Over the past 30 years, the funding of Chinese schools has moved from a highly centralized, national funding system to one that is much more decentralized. This was largely due to an overhaul of all public funding in China in which a multi-level funding system was created. Now, local governments are primarily responsible for the provision, administration and funding of primary through upper secondary schools. This has resulted in a system that is highly inequitable across China, as rural areas have been unable to produce and allocate the same revenue as urban business centers, and consequently are sometimes unable even to pay their teachers. However, it has also meant that local governments can allocate funds in innovative ways; for example, Shanghai abolished the “Key School” system in which a handful of elite schools were privileged over all others for funding and resources, and has made the school funding system more equitable, producing better outcomes for a wider array of students. In addition to government funding, schools can also receive funding from private enterprises in the form of donations, or through school fees, without being classified as private schools.
In the past 15 to 20 years, the government has encouraged the establishment of private schools under the proviso that they will meet the same standards as public schools. Private schools had traditionally been attended primarily by the children of migrant workers because the jurisdictions to which they migrated were not obligated to provide them with any government services, so private schools catered to an underprivileged population. The government now hopes that by allowing private schools of a different sort – namely, elite schools with high admissions standards and presumably high tuition – they will encourage innovation in the fields of science, technology and education.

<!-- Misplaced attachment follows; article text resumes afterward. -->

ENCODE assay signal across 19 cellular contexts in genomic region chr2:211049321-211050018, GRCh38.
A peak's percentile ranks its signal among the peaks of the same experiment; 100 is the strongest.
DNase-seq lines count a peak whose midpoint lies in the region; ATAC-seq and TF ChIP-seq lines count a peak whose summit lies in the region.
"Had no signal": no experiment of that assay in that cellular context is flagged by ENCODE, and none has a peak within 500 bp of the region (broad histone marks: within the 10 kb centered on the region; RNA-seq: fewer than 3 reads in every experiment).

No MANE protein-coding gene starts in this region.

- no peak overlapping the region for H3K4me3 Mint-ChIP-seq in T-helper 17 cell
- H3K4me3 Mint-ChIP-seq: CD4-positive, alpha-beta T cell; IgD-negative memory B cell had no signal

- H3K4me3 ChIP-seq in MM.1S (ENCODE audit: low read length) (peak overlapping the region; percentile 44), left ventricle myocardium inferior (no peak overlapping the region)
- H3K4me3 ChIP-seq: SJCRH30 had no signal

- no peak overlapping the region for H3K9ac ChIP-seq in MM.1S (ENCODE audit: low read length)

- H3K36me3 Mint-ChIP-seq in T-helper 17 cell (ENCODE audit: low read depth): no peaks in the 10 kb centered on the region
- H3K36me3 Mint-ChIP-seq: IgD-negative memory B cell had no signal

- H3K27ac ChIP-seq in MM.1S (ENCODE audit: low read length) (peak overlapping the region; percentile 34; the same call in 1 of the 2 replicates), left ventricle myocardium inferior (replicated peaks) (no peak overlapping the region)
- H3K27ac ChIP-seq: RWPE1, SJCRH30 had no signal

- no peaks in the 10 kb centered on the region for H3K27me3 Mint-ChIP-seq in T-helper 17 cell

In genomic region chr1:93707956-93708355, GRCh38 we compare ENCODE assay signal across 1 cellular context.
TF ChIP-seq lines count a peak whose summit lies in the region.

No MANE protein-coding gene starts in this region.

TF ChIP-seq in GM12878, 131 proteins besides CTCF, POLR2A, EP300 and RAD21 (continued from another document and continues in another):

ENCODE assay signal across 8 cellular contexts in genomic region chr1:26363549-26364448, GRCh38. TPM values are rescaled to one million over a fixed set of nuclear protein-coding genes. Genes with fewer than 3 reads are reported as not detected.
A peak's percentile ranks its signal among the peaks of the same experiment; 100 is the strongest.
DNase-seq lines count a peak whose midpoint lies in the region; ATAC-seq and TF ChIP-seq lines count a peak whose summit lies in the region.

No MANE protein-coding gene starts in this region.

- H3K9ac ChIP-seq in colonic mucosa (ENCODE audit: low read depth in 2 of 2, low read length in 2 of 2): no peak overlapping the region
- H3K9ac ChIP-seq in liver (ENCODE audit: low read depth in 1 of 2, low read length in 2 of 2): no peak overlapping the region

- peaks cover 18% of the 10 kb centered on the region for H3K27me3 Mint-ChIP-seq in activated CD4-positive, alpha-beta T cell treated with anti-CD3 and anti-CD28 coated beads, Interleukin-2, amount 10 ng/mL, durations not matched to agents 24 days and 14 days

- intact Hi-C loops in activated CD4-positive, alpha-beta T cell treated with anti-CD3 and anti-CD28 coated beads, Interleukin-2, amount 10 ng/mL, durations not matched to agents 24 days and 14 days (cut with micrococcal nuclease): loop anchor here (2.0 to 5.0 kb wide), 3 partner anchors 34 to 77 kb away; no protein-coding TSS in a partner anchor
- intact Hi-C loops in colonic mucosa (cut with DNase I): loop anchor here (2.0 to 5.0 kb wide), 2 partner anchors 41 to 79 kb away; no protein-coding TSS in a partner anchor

In 2008, China spent 3.3% of its GDP on education as compared to the OECD average of 5.9%. Per student, China spent $1593, as compared to the OECD average of $8,831.
School Management and Organization
The central Chinese government provides policy directives, curriculum guidelines and materials to all schools, but in the past few decades the government has begun to shift some responsibility from the national to the provincial and municipal levels. The Ministry of Education is responsible for setting the national curriculum, establishing standard syllabi for the curriculum’s required subjects, evaluating and approving textbooks and teaching materials, supervising provincial education departments and providing special funding for underdeveloped school systems and teacher education programs.
The Education Departments (sometimes called Education Committees) for provinces and major cities are responsible for preparing the education development plans for their region, developing provincial curricula based on the national curriculum, choosing the teaching materials to be used in the province, administering school programs and providing education subsidies to local governments. They have the power to reform gateway examinations and set additional standards for teacher training and continued employment.
Local governments are responsible for implementing the curriculum and administering funding. At the school level, teachers are encouraged to develop their own lesson plans, and schools also have increasing freedom in adopting extracurricular subjects and teaching materials. Principals have some degree of control over staffing, and can set class sizes and teacher assignments.